StAnza must be a contender for Scotland's most chilled out festival. The main hub and gathering place is The Byre Theatre where performers, organisers and audience members can be found mingling casually over coffee or a glass of wine.
As someone attending the festival alone and for the first time I didn't feel in the least bit intimidated, in fact I immediately felt welcome and at home. Between performances and over dinner I got chatting to people from an interesting variety of backgrounds and they all somehow felt like long lost friends. Having returned from the festival a few days ago, the feeling of homeliness and friendliness is still my overriding impression of StAnza and my weekend in St Andrews.
It is easy to have pre-conceived ideas about what a poetry festival might consist of or dismiss it as too arty or boring, certainly when I told people what I was going to be doing over the weekend not one of them said 'Wow, that sounds awesome!' (maybe I need to get more cultured friends). As it turns out a poetry festival is a mixture of music, comedy and storytelling all rolled into one and much more accessible to the masses than you might first think.
My philosophy in life is to approach things with an open mind as the best experiences often come from the most unexpected places and it turns out StAnza is one of those places, as I loved the experience from start to finish and will certainly return for a future visit.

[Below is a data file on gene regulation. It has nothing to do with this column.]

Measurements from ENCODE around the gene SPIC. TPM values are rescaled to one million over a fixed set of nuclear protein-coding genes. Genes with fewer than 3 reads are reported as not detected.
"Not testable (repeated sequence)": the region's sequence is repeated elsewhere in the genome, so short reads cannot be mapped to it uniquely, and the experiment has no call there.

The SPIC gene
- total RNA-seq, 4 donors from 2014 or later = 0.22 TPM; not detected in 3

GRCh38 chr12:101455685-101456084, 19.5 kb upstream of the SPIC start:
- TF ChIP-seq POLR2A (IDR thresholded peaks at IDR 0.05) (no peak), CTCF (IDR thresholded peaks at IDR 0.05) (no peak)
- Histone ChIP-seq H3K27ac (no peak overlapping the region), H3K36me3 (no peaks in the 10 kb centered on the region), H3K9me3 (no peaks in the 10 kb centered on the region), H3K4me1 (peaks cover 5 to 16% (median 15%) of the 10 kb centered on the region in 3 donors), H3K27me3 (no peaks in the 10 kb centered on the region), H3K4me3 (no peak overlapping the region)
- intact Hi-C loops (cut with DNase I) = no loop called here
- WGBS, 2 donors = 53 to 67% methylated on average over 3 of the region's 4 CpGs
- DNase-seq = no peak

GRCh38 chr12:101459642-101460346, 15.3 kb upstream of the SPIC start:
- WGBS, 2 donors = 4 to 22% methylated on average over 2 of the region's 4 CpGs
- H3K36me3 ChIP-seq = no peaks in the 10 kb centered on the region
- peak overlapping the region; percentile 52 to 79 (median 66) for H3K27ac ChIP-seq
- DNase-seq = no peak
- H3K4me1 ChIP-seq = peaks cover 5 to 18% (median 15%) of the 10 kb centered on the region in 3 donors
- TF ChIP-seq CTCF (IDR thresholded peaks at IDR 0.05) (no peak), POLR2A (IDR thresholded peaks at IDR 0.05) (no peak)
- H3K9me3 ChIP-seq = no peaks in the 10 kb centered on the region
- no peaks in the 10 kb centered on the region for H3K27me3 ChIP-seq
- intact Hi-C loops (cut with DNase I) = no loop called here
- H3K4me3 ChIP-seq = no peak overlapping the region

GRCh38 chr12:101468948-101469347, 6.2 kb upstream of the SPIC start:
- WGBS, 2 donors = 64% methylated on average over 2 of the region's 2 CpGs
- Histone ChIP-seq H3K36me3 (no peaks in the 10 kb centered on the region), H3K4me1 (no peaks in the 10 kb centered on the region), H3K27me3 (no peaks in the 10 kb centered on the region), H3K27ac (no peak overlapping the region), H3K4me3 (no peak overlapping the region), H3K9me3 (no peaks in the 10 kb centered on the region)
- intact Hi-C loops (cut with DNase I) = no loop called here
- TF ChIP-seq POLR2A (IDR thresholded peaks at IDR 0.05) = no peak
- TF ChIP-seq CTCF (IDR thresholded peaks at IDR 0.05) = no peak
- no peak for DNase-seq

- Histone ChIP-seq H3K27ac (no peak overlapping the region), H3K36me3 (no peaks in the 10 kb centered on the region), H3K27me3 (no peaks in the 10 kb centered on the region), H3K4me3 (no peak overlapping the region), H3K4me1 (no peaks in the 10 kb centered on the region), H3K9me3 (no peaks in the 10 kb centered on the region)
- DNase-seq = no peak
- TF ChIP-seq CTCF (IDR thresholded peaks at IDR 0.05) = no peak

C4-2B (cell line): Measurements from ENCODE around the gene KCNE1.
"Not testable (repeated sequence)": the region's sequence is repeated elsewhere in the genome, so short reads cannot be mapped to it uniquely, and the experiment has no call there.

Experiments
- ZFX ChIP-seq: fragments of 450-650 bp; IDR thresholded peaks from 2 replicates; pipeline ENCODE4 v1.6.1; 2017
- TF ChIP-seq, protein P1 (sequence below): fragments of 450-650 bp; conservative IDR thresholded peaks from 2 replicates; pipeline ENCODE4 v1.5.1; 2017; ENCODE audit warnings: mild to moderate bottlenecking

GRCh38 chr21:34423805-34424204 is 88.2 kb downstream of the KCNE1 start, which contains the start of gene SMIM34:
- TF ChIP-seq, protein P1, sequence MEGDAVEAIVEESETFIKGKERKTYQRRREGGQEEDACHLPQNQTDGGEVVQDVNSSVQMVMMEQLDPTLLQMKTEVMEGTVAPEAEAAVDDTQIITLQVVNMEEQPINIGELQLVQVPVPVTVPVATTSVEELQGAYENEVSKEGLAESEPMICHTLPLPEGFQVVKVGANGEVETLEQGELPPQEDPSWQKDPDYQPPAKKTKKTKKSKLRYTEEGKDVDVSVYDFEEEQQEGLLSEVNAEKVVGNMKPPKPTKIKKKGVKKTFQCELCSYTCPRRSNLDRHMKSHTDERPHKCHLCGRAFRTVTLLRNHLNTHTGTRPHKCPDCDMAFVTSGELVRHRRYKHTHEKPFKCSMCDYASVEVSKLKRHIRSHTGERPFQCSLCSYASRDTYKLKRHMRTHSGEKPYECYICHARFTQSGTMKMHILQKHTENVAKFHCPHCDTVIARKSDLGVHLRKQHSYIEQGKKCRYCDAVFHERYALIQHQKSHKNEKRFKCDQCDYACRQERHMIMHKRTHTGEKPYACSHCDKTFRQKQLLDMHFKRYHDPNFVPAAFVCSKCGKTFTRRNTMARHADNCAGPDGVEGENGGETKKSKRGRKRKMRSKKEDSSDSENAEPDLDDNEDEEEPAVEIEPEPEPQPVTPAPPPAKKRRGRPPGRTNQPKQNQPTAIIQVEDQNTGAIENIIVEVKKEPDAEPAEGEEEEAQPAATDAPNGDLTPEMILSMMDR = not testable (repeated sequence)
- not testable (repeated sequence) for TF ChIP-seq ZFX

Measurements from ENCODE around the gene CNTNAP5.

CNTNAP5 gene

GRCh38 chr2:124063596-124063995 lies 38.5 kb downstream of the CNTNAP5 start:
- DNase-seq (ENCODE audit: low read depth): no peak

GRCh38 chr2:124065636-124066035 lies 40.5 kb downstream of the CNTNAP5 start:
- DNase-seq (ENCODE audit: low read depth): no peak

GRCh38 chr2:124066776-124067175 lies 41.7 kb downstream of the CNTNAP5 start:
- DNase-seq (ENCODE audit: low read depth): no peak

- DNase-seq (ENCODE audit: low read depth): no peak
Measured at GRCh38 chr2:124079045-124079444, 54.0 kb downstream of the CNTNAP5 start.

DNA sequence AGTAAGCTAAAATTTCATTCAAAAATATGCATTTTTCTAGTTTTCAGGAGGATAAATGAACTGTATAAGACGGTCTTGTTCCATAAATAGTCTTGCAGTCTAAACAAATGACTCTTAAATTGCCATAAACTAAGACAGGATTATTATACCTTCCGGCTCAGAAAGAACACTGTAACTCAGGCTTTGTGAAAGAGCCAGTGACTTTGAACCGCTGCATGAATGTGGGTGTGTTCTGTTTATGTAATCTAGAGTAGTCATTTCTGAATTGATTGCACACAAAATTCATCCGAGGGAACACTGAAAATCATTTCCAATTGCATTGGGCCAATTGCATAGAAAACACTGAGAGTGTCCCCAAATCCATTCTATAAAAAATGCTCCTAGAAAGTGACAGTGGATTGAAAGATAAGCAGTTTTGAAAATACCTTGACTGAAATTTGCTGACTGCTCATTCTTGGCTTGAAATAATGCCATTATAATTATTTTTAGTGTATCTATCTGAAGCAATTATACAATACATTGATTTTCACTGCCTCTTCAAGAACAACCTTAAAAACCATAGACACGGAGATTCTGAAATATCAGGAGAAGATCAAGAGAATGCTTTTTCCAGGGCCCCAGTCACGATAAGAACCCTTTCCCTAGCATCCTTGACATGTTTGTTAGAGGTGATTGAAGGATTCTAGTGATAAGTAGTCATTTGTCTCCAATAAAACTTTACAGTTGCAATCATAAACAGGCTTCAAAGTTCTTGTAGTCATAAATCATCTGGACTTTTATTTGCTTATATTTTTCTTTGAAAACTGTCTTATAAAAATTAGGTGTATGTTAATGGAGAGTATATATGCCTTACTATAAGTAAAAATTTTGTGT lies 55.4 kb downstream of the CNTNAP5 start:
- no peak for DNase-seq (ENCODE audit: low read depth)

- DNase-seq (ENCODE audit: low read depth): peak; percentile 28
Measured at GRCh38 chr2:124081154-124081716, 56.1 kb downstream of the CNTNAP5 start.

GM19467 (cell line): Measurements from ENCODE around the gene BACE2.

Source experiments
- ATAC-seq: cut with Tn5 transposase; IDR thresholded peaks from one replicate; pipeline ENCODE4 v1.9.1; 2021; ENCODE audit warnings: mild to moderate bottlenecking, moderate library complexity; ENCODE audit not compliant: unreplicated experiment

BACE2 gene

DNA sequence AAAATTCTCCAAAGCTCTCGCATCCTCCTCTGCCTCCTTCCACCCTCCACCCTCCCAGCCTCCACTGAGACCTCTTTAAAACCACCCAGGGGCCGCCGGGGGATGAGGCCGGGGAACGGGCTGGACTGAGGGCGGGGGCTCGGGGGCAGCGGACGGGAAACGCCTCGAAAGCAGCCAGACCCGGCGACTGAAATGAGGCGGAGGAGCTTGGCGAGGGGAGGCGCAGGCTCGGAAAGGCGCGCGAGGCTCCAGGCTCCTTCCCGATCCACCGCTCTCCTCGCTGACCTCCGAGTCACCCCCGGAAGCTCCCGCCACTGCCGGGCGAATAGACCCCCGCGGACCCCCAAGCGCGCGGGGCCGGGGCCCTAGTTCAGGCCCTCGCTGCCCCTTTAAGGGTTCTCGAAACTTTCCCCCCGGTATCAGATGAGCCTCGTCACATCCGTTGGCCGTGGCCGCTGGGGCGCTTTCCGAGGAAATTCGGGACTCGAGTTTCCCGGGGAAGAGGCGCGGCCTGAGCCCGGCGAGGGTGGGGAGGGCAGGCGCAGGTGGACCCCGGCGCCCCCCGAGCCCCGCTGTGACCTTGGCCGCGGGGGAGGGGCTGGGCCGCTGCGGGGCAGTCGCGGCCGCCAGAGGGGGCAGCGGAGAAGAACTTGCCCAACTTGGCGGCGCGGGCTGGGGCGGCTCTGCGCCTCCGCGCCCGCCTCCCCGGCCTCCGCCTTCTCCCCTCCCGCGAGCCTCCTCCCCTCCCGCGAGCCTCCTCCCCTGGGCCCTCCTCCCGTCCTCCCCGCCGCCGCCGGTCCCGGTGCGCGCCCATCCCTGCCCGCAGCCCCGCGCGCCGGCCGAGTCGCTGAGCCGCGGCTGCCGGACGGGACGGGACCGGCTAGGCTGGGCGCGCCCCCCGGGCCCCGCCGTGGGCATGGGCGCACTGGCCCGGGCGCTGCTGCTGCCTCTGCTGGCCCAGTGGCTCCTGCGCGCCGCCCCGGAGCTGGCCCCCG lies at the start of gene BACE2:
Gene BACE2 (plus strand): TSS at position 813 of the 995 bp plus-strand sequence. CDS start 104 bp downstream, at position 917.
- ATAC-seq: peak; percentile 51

Aside from the genuine friendly, laid-back atmosphere, it was the poets and their performances that really made this event for me. I went to 5 very different shows and enjoyed every one of them for different reasons.
My introduction to the festival saw me casually chilling out with a pie and a pint at one of the excellent Poetry Cafe events, which are ideal for poetry festival newbies like me. Erin Fornoff, a spoken word poet, had me quickly captivated with her emotional performance and stories of her life growing up in the Appalachian Mountains before a transition across the Atlantic to Dublin and an unfortunate casting couch experience.
By coincidence I ended up sharing my dinner table and conversation with Erin later that evening and it was this kind of informal, accessible atmosphere where everyone ate, drank and chatted together that made StAnza so memorable and unique for me.
I'm a big fan of walking tours, there is nothing better than a local guide pointing out the hidden gems and nooks and crannies of a place that are all too easy to miss if you don't know where to look. Good walking tours bring local history to life and leave you with some great stories to take home and share.
Having never been to Linlithgow as a 'tourist', I jumped at the opportunity to join a guided historic walking tour of this royal burgh with Mary's Meanders, who not only specialise in telling intriguing local tales about Linlithgow itself but are also experts on Outlander filming locations in the area.
Emma, the owner of Mary's Meanders, had invited a group of tourism specialists and travel bloggers to sample her walking tour and to showcase some of the great things that Linlithgow has to offer. It was fantastic to spend a day out with so many people passionate about Scottish tourism and of course some fab fellow bloggers!